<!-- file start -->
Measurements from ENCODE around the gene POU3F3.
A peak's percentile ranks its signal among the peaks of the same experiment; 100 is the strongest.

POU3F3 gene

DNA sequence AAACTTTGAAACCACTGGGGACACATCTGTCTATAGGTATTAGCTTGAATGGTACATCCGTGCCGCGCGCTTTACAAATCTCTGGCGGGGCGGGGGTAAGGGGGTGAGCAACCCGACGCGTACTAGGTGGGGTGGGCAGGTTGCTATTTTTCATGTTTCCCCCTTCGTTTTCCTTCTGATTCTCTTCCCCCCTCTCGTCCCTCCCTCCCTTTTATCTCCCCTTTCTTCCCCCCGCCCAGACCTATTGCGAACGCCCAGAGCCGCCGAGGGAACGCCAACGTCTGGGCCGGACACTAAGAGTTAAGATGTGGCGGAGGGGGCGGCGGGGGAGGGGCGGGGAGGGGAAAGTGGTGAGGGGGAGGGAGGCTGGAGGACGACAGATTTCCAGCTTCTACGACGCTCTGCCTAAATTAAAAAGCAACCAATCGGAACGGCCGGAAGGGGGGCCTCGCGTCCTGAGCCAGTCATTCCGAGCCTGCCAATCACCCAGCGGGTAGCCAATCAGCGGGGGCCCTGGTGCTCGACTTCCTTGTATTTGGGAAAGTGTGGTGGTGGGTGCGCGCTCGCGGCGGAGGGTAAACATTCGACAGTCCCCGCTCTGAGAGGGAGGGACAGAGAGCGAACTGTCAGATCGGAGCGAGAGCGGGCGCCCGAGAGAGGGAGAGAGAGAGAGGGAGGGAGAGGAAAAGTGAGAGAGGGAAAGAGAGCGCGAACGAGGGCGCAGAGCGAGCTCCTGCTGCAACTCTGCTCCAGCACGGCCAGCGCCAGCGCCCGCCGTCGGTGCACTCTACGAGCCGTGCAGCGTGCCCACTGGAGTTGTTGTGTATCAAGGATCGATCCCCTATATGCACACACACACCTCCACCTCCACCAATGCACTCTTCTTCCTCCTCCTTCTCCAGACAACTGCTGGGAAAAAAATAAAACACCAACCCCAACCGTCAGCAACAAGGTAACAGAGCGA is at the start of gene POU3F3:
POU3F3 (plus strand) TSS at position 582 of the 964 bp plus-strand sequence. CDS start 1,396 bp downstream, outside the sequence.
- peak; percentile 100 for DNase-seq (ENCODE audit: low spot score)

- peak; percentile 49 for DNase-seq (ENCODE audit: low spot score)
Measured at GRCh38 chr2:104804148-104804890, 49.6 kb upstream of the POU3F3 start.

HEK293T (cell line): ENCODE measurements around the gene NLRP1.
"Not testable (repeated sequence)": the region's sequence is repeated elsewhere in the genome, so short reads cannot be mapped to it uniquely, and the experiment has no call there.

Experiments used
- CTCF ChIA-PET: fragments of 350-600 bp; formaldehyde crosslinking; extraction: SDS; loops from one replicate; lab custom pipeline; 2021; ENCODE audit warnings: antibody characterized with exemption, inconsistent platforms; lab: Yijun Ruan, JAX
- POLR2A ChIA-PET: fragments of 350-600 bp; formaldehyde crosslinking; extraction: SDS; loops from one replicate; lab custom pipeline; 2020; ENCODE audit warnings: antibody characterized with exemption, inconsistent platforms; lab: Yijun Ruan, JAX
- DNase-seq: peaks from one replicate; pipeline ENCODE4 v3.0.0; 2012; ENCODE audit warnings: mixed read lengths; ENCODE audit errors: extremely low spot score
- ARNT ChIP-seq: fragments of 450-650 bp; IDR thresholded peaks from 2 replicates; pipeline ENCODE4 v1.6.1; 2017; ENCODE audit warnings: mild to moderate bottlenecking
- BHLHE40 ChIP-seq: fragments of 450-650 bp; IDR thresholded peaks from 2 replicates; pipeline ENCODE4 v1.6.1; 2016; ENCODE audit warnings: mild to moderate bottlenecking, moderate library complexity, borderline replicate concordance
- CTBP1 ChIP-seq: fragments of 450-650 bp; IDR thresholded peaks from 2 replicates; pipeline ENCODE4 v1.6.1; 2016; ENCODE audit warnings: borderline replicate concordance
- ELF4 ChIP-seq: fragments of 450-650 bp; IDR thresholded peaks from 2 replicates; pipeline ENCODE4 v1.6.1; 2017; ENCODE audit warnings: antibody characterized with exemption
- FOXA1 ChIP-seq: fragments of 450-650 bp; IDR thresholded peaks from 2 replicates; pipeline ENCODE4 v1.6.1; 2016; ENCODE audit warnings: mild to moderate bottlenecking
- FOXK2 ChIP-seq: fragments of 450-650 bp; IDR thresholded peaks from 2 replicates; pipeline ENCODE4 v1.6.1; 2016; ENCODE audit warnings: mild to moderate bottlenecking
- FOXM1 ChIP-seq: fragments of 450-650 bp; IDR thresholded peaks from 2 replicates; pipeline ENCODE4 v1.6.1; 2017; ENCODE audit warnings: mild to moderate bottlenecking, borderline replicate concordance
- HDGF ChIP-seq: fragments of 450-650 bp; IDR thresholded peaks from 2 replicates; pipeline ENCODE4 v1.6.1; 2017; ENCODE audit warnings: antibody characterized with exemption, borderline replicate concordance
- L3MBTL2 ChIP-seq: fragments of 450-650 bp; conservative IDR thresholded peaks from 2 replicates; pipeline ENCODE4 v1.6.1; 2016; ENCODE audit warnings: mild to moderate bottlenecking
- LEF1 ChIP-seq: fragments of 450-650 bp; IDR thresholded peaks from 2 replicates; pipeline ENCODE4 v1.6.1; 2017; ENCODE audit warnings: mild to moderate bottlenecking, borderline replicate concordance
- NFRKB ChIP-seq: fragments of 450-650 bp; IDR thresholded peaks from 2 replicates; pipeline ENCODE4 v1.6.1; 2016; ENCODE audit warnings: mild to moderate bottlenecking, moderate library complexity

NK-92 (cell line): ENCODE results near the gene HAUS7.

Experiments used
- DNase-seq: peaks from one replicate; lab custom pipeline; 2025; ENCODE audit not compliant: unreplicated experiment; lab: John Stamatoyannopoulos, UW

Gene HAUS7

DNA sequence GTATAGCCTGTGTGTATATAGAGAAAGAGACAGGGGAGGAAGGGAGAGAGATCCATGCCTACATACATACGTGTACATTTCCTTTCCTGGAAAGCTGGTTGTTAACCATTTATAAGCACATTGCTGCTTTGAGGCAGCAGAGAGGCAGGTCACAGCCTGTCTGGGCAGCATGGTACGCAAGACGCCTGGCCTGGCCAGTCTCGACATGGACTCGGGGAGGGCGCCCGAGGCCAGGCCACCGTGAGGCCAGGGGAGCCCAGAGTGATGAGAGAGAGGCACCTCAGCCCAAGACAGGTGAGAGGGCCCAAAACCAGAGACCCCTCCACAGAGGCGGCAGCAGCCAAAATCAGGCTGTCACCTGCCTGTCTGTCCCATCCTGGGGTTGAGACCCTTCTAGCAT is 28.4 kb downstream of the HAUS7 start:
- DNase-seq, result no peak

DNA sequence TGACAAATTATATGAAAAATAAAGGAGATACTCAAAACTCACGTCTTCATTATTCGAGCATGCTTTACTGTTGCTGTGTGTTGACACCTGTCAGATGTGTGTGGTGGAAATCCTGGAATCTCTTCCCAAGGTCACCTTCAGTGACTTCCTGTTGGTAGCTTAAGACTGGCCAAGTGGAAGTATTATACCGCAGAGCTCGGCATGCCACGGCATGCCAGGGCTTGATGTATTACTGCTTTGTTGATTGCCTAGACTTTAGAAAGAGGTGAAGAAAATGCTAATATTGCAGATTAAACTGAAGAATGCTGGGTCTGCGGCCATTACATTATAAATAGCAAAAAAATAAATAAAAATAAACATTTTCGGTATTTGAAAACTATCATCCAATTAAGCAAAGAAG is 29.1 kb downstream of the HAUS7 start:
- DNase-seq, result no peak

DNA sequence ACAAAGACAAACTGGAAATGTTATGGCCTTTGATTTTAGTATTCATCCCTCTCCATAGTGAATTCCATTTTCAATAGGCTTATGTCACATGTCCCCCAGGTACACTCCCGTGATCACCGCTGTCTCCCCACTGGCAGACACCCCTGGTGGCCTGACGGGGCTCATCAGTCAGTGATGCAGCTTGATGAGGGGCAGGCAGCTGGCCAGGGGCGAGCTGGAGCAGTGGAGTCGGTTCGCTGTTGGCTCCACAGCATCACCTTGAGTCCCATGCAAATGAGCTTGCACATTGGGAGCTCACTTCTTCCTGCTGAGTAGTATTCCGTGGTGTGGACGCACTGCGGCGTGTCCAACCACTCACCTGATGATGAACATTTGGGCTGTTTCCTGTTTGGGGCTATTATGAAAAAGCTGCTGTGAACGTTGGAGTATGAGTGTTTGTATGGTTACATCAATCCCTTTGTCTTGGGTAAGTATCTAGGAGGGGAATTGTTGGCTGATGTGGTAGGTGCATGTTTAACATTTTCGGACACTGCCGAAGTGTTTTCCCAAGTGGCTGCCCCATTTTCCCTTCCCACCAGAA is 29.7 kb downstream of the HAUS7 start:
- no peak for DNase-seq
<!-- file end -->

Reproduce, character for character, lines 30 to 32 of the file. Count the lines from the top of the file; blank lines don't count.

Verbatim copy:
DNA sequence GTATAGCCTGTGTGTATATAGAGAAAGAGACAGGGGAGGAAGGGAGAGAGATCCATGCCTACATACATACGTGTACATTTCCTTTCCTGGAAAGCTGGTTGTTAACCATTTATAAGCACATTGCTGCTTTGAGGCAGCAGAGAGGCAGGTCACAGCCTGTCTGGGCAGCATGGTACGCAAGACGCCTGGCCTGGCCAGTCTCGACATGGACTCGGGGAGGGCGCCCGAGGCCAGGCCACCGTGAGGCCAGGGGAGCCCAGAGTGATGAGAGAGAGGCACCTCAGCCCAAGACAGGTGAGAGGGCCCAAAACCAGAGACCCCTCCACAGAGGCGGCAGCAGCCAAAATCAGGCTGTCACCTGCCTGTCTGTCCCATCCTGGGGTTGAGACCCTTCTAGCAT is 28.4 kb downstream of the HAUS7 start:
- DNase-seq, result no peak

DNA sequence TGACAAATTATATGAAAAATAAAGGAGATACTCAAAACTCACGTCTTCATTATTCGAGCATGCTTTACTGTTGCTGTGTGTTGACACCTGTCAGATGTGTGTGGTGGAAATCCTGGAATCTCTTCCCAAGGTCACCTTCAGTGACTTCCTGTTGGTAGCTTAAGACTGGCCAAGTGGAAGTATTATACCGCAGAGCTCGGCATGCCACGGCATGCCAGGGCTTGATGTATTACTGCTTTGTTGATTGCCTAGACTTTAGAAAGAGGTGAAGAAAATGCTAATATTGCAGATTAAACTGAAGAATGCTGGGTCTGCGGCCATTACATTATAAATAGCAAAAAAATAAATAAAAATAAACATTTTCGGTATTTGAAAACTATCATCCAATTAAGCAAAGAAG is 29.1 kb downstream of the HAUS7 start: